In some areas the boxes are being distributed to parents by health and social care professionals, as part of an initiative to encourage parents to follow safer sleep guidelines to reduce the risk of Sudden Infant Death Syndrome (SIDS).
The Lullaby Trust says it supports programmes that raise awareness about SIDS and safer sleep, but is urging agencies to ensure that baby boxes and mattresses given to parents comply with British and European standards and UK fire regulations.
It says that it will no longer allow its branded leaflets to be enclosed with baby boxes, as this suggests it endorses the product.
The charity has released new advice for parents who are considering using a baby box as a place for their baby to sleep.
It is concerned about the safety of some mattresses used in baby boxes and recommends that parents check that they comply with British Standards 7177 and 1877, and that the filling in the mattress meets UK fire regulations. This should be clearly labelled on the mattress, which should also be firm, flat and waterproof, in line with safer sleep guidance on reducing the risk of SIDS.
It says that for some parents who do not have an enclosed space for their baby to sleep, such as a cot or moses basket, a box may be a better option than co-sleeping with a baby, for example on a sofa, which it considers dangerous.
Francine Bates chief executive of the Lullaby Trust said, ‘We support all efforts to promote safer sleep for babies, however we do have concerns about the baby boxes being marketed as products which will reduce infant mortality and SIDS. We are not aware of any evidence, including in Finland, to support this claim.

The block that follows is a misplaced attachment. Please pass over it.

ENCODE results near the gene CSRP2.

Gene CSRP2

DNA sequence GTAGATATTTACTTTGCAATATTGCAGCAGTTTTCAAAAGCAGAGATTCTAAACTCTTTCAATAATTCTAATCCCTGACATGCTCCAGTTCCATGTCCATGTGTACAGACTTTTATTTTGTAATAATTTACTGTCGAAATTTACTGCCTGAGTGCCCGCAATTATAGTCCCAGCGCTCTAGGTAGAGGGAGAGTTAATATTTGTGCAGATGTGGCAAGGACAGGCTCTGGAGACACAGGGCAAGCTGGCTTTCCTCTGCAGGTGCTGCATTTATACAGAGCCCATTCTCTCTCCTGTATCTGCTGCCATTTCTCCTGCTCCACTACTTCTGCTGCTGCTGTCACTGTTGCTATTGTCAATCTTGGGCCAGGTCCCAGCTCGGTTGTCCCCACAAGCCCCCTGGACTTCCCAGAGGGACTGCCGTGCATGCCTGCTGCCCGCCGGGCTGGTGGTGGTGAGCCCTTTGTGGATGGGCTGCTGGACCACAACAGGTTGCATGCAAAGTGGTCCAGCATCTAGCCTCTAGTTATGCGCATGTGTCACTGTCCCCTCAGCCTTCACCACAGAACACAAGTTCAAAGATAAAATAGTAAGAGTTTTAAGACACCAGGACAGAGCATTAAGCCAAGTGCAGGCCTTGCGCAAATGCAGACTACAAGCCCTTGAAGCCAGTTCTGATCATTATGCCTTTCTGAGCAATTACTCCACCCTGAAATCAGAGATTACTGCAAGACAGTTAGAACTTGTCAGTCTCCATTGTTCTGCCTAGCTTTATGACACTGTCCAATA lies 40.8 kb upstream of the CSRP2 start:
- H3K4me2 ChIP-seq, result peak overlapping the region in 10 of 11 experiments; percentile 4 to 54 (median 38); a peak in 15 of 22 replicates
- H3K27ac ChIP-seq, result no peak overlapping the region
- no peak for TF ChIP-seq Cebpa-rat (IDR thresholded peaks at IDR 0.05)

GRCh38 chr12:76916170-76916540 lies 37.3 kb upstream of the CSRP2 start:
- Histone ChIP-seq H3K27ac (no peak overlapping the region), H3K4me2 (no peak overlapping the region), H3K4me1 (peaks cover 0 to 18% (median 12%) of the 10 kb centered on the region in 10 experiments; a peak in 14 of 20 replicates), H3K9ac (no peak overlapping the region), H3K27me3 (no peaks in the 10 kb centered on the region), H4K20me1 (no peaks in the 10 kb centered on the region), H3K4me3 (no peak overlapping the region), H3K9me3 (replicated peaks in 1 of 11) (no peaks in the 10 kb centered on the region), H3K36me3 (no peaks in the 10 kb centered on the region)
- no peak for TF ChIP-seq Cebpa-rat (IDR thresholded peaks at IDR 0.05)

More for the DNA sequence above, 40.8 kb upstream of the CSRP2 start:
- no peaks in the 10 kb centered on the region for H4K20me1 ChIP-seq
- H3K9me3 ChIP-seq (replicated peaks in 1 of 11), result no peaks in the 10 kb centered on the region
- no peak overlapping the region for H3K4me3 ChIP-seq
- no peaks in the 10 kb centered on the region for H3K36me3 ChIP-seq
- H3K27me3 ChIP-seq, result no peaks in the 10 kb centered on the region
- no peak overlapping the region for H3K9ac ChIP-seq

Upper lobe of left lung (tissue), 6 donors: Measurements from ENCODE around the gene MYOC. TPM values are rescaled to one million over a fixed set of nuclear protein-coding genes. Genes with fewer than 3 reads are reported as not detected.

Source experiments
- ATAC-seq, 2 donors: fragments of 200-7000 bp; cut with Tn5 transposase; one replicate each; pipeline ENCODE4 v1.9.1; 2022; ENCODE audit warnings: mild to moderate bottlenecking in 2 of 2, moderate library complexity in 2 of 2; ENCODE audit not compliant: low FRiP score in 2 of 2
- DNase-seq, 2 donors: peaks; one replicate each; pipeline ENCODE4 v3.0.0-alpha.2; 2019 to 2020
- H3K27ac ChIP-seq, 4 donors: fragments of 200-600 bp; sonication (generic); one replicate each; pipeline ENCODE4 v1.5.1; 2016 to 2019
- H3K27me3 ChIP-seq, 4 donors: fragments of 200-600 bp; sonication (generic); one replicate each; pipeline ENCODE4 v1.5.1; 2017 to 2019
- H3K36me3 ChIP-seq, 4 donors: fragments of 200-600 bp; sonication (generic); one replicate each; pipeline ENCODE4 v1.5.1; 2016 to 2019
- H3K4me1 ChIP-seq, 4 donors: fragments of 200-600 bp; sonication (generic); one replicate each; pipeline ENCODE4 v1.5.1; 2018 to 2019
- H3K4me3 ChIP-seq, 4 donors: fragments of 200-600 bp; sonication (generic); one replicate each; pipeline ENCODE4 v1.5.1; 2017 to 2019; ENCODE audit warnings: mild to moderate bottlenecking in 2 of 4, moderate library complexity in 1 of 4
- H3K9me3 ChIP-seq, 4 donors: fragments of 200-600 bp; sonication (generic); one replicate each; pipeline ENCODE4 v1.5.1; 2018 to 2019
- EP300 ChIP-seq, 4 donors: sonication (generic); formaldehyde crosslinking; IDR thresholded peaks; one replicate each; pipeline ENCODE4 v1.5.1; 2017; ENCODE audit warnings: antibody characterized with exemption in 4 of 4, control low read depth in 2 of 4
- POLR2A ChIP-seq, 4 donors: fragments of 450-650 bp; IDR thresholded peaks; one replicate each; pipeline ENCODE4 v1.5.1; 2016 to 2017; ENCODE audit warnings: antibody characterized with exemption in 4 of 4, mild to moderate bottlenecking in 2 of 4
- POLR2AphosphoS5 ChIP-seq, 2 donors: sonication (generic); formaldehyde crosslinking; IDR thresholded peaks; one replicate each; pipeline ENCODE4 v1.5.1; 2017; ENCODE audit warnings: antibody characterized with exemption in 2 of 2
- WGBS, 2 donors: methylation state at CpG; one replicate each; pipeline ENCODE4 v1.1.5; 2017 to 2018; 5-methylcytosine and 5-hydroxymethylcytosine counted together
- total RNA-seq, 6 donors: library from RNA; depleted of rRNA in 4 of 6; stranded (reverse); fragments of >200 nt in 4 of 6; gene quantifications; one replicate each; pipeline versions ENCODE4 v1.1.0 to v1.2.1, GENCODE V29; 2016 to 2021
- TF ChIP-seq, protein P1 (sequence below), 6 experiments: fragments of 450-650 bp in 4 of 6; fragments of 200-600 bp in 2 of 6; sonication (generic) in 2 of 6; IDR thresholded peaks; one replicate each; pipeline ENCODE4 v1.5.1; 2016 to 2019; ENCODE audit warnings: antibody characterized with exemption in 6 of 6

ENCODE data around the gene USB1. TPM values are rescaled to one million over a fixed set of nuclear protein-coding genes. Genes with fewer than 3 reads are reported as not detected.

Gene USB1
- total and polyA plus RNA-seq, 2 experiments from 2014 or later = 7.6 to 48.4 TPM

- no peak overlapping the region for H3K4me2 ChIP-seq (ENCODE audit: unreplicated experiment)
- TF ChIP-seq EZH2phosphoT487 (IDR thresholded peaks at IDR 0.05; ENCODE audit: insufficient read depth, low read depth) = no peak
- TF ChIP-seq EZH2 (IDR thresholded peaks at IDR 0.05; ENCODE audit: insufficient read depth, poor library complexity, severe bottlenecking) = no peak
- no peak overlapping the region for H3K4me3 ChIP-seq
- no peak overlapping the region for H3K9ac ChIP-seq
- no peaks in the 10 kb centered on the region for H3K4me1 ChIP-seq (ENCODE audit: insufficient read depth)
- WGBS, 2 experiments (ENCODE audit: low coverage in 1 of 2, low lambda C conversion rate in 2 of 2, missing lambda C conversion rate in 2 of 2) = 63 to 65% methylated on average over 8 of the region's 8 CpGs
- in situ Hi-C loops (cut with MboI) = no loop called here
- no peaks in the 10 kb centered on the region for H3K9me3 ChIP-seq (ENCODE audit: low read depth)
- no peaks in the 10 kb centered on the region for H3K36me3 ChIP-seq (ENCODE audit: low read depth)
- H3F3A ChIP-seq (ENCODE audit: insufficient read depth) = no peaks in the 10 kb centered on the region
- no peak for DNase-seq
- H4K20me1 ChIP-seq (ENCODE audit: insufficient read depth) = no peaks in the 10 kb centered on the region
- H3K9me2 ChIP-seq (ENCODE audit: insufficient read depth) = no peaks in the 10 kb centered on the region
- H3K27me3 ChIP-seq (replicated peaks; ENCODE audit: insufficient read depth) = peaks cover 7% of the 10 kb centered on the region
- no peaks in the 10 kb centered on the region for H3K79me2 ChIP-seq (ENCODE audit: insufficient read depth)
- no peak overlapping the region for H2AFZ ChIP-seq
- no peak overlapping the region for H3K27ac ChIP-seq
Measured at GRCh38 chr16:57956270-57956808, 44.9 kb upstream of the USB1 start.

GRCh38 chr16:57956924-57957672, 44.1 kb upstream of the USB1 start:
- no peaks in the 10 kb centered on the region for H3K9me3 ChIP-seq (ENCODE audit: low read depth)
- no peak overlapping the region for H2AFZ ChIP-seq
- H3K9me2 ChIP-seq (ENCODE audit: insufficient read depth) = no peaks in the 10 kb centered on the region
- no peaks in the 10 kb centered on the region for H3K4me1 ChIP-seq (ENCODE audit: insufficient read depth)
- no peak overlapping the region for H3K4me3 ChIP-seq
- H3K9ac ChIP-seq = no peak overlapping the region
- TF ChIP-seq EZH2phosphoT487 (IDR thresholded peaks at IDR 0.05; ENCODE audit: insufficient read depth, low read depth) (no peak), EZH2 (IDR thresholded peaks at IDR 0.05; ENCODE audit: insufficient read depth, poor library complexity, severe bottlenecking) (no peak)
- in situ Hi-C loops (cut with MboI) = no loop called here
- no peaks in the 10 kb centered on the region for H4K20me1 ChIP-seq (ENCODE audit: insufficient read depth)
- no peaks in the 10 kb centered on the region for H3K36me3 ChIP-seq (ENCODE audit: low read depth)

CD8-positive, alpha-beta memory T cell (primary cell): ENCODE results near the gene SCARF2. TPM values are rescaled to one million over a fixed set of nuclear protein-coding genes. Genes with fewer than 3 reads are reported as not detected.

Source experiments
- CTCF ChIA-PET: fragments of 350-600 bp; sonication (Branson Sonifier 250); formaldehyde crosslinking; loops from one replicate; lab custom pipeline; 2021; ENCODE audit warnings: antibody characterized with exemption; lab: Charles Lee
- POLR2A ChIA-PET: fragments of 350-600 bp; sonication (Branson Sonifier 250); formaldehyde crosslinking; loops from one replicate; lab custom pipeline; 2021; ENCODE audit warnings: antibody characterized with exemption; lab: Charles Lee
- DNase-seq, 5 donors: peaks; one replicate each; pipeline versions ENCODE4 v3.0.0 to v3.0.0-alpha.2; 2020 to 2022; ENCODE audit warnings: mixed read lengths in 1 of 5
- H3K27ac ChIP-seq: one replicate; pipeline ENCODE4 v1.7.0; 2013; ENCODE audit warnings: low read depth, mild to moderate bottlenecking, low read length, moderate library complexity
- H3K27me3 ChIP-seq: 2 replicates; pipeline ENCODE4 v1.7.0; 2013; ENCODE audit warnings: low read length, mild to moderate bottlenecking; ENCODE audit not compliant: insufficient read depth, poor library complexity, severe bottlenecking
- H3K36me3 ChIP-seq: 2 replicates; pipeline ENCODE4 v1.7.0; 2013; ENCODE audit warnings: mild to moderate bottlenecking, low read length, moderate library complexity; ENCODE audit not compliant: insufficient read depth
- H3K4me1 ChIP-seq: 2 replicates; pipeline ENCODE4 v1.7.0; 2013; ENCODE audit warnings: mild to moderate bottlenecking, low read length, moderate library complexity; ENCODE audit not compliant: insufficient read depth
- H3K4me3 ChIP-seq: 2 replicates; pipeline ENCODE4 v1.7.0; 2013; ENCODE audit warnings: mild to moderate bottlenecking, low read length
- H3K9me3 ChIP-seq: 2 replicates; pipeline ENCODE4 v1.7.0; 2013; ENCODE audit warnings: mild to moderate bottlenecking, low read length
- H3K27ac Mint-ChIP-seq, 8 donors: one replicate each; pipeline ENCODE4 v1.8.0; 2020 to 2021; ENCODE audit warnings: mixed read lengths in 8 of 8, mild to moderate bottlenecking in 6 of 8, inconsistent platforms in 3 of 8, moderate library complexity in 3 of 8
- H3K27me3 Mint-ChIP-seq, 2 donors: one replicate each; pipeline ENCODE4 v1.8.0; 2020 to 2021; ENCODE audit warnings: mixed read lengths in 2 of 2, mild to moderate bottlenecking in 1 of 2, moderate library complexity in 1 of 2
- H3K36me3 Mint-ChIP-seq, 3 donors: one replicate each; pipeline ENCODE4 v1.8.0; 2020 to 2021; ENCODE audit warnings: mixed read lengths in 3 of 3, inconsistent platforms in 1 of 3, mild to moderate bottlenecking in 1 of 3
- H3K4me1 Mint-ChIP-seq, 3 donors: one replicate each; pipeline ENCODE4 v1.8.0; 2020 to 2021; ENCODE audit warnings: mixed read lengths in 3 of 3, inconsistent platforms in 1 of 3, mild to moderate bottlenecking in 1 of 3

‘It is also not possible for baby boxes to meet all current safety standards, as nursery furniture regulations only apply to traditional cots, cribs and bassinets, not boxes made from cardboard. If parents choose to use the box to sleep their baby, we urge them to read and follow our advice, approved by our scientific and paediatric advisers.’
Baby boxes have been used in Finland since the 1930s and are credited with helping to decrease infant mortality rates.
However, based on the evidence available, the Lullaby Trust says that it is wrong to link the use of baby boxes with a reduction in infant mortality or SIDS.
It says that based on existing research by SIDS researchers across the world over the last 25 years, it continues to recommend that a cot or moses basket is still the safest place for a baby to sleep.
Earlier this year the Scottish government started piloting a baby box scheme in in Clackmannanshire and Orkney.